Reviews written by registered user
|10 reviews in total|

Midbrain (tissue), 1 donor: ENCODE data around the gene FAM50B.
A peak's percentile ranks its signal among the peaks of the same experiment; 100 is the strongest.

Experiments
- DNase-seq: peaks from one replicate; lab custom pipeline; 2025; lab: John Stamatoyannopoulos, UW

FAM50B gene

This is an important film that will be remembered for years to come, but in my opinion, just like All the President's Men, this film won't be a classic because its entire body is woven into the modern political and social stadium. What makes this film unusual, at least in today's film-making world, is that practically the entire film is made up of various characters sitting in rooms having one on one conversations with another character. I imagine that this film was pretty easy to shoot. I think most of the prep work was spent on rehearsal time in order to get the great performances that this film offers. Considering that this film is written by the same guy who wrote The Kingdom, I'm surprised its so good. The difference between the two films is larger than the gap between President Bush and reality. Online (particularly IMDb) it's evident that this is a controversial film. People keep commenting on how much they hate this film because of its agenda and I directly quote, "Hollywood just does not get it. I don't want to go see a movie that is just a covert attempt to brainwash people. That is this movie's real plot (agenda)." This film is not covert in its views, it's blatant, but I never felt brainwashed or under the influence of propaganda. Allow me to go on and share with you the rest of this persons comment on Lions for Lambs. "Moreover, this movie is like so many other Hollywood movie that are not about providing entertainment. They want to deliver a politically-oriented message and they want to me pay to hear their message. I did the smart thing; I walked out as soon as it became evident that this was another agenda flick. I hear too much political pablum on TV, and I can't take it there either anymore. It's ridiculous what Hollywood has become. No wonder movie attendance has been down. down, down for so many years. Going to the movies often turns out like a visit to the dentist, no fun at all." It's sad that in a world with so many problems to comment on that an audience would rather get that from the TV set and would walk out on a film with actual substance. TV news has no substance and its terrible that its swaying people away from source of actual information (this film isn't a documentary so it can't really be called "actual information", yet its based in it more so than TV news). I can't relate to you how upsetting it is that Americans have become such ostriches with their heads in the sand. People need to stimulate their brains and get behind the real issues that our country is facing, and it's films like this that try to inspire in us some sort of revolutionary outrage with the abominable way our country has been acting. The excerpt above isn't the only post to spew hatred for this film. Almost just as many people who love this film hate it. "Who likes celebrities telling us how to think politically?" "The worst movie ever made!" "Shame on anyone who pays to see this trash." "Support this liberal propaganda and the stupidity of their cause and you're doing no better then supporting the terrorists themselves I know no true American will add to its box office and reward the blatant and blind stupidity of its creators." The last quote is obviously from a republican Bush voter who considers them self a true American ("true American means Republican right?) and didn't contribute to this films box office. So somebody who didn't even give this film a chance is clearly a credible source to listen to. In my opinion the person who wrote that isn't a true American, because America was founded on the principles idealized in this film (and I'm not talking about Tom Cruise's character's views). Towards the end of Lions for Lambs Redford's character says it best, "the problem isn't with the people who started this. The problem is with us who sit by and do nothing." I couldn't agree more, but I also have to add that the problem is also with the people who write the negative reviews that I've show you above. Personally, I love the fact that Hollywood isn't just trying to entertain me, but is actually trying to make a difference (at least here. Not really when they green-lighted Jackass: The movie but that wasn't Redford). This film comments not only about the Iraq war, but I think even more so on American blindness. Lions for Lambs shows characters who go about their lives and don't want to know what's going on in the world at large. It shows our horrible complaisancy. Just look at Lions for Lambs place in the weekend box office this week: fourth. American's would rather see Jerry Seinfeld flying as an animated bee, Denzel Washington as he imports heroine into the United States, and the reject brother of Santa Clause! People hate Lions for Lambs because of the preconceived ideas they hold while walking into the theater. I praise this film. I prefer the online comment that goes, "See this pro American, Anti Government and Anti Media Film". Everyone should watch it and everyone should be open about it. People label this as propaganda, but that's only because a different propaganda has already penetrated and brainwashed them into the opposite beliefs. How far away from propaganda can you get than this film tag line, "If you don't STAND for something, than you might FALL for anything." Our country is falling apart, "Rome is Burning" as Redford would put it (or rather screenwriter Matthew Michael Carnahan). I'm glad someone will take a break from making another Spiderman 3 and take their position for social change seriously.